Contributors

Created

Date Created
  • 2015-05

136566-Thumbnail Image.png

Immunosignature System for Diagnosis of Lung Cancer

Description

Lung cancer is the leading cause of cancer-related deaths in the US. Low-dose computed tomography (LDCT) scans are speculated to reduce lung cancer mortality. However LDCT scans impose multiple risks

Lung cancer is the leading cause of cancer-related deaths in the US. Low-dose computed tomography (LDCT) scans are speculated to reduce lung cancer mortality. However LDCT scans impose multiple risks including false-negative results, false- positive results, overdiagnosis, and cancer due to repeated exposure to radiation. Immunosignaturing is a new method proposed to screen and detect lung cancer, eliminating the risks associated with LDCT scans. Known and blinded primary blood sera from participants with lung cancer and no cancer were run on peptide microarrays and analyzed. Immunosignatures for each known sample collectively indicated 120 peptides unique to lung cancer and non-cancer participants. These 120 peptides were used to determine the status of the blinded samples. Verification of the results from Vanderbilt is pending.

Contributors

Agent

Created

Date Created
  • 2015-05

136379-Thumbnail Image.png

Synbody Assisted MRSA Growth Inhibition

Description

Methicillin-Resistant Staphylococcus aureus (MRSA) infections are a major challenge to healthcare professionals. Treatment of MRSA is expensive, and otherwise avoidable deaths occur every year in the United States due to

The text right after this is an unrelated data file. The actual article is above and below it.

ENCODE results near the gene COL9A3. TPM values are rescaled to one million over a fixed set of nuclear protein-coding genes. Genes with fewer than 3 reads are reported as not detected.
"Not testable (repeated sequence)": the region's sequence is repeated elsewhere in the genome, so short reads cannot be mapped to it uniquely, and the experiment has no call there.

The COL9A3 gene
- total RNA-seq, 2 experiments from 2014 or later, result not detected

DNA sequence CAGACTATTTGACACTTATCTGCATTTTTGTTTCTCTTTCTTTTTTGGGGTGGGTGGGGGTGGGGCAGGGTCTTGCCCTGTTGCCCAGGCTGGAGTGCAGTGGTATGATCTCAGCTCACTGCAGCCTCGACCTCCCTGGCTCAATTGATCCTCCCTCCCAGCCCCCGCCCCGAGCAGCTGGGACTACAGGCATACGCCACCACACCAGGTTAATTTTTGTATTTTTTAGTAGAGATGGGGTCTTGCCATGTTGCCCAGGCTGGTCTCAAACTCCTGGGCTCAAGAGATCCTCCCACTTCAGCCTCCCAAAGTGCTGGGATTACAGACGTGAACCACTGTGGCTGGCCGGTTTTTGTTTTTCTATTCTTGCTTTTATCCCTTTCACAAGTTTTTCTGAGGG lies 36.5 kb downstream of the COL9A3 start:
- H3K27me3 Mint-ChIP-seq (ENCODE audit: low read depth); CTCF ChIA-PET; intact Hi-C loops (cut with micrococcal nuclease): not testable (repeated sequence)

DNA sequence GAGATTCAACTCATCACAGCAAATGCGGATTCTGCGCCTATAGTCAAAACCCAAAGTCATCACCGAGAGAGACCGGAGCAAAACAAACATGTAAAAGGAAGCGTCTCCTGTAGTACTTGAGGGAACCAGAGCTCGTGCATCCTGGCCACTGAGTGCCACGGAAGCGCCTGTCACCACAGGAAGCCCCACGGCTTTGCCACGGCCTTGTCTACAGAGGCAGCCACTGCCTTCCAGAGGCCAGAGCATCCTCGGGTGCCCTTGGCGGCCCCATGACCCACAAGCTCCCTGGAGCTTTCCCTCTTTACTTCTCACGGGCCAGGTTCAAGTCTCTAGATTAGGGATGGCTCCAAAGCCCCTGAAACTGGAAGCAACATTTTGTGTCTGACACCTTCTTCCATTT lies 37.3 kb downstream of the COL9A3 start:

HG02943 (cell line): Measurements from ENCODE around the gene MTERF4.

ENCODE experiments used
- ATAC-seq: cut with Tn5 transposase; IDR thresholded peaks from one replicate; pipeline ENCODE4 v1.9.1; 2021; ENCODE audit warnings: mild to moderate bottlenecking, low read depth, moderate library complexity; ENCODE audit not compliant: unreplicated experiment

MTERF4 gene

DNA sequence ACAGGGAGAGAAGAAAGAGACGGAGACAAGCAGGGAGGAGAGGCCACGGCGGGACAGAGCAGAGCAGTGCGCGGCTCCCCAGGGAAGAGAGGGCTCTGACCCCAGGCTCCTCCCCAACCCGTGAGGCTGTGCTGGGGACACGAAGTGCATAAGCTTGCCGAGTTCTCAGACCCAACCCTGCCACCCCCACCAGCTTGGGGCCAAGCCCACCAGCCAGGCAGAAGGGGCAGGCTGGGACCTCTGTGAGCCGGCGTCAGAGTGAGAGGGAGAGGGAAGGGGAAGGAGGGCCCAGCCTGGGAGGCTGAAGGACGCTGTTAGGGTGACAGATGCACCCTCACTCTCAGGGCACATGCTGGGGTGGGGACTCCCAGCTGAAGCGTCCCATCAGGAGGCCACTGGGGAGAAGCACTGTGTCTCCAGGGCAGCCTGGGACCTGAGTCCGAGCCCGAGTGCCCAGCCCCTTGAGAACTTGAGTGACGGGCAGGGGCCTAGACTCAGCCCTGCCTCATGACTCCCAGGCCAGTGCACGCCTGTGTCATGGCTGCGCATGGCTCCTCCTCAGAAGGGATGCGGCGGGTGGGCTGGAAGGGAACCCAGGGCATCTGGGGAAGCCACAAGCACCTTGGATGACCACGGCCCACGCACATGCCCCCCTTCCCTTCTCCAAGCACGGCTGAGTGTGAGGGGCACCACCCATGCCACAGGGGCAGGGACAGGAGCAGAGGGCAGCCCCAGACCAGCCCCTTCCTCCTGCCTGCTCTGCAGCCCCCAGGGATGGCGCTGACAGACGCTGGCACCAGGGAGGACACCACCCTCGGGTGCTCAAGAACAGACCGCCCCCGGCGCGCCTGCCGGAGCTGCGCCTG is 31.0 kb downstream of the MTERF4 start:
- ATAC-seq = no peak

Methicillin-Resistant Staphylococcus aureus (MRSA) infections are a major challenge to healthcare professionals. Treatment of MRSA is expensive, and otherwise avoidable deaths occur every year in the United States due to MRSA infections. Additionally, such infections lengthen patients’ stays in hospitals, keeping them out of work and adversely affecting the economy. Beta lactam antibiotics used to be highly effective against S. aureus infections, but resistance mechanisms have rendered methicillin, oxacillin, and other beta lactam antibiotics ineffective against these infections. A promising avenue for MRSA treatment lies in the use of synthetic antibodies—molecules that bind with specificity to a given compound. Synbody 14 is an example of such a synbody, and has been designed with MRSA treatment in mind. Mouse model studies have even associated Syn14 treatment with reduced weight loss and morbidity in MRSA-infected mice. In this experiment, in vitro activity of Syn 14 and oxacillin was assessed. Early experiments measured Syn 14 and oxacillin’s effectiveness in inhibiting colony growth in growth media, mouse serum, and mouse blood. Syn14 and oxacillin had limited efficacy against USA300 strain MRSA, though interestingly it was noted that Syn14 outperformed oxacillin in mouse serum and whole mouse blood, indicating the benefits of its binding properties. A second experiment measured the impact that a mix of oxacillin and Syn 14 had on colony growth, as well as the effect of adding them simultaneously or one after the other. While use of either bactericidal alone did not show a major inhibitory effect on USA300 MRSA colony growth, their use in combination showed major decreases in colony growth. Moreover, it was found that unlike other combination therapies, Syn14 and oxacillin did not require simultaneous addition to MRSA cells to achieve inhibition of cell growth. They merely required that Syn14 be added first. This result suggests Syn14’s possible utility in therapeutic settings, as the time insensitivity of synergy removes a major hurdle to clinical use—the difficulty in ensuring that two drugs reach an affected area at the same time. Syn14 remains a promising antimicrobial agent, and further study should focus on its precise mechanism of action and suitability in clinical treatment of MRSA infections.